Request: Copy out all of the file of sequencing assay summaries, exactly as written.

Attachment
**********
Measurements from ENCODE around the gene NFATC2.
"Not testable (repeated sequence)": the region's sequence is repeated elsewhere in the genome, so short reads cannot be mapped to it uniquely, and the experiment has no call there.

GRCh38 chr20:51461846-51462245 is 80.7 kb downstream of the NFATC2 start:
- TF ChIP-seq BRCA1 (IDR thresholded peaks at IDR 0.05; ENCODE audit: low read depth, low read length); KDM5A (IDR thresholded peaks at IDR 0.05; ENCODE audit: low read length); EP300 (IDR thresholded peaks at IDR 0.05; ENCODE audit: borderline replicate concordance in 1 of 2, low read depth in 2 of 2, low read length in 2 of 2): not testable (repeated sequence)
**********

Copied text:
Measurements from ENCODE around the gene NFATC2.
"Not testable (repeated sequence)": the region's sequence is repeated elsewhere in the genome, so short reads cannot be mapped to it uniquely, and the experiment has no call there.

GRCh38 chr20:51461846-51462245 is 80.7 kb downstream of the NFATC2 start:
- TF ChIP-seq BRCA1 (IDR thresholded peaks at IDR 0.05; ENCODE audit: low read depth, low read length); KDM5A (IDR thresholded peaks at IDR 0.05; ENCODE audit: low read length); EP300 (IDR thresholded peaks at IDR 0.05; ENCODE audit: borderline replicate concordance in 1 of 2, low read depth in 2 of 2, low read length in 2 of 2): not testable (repeated sequence)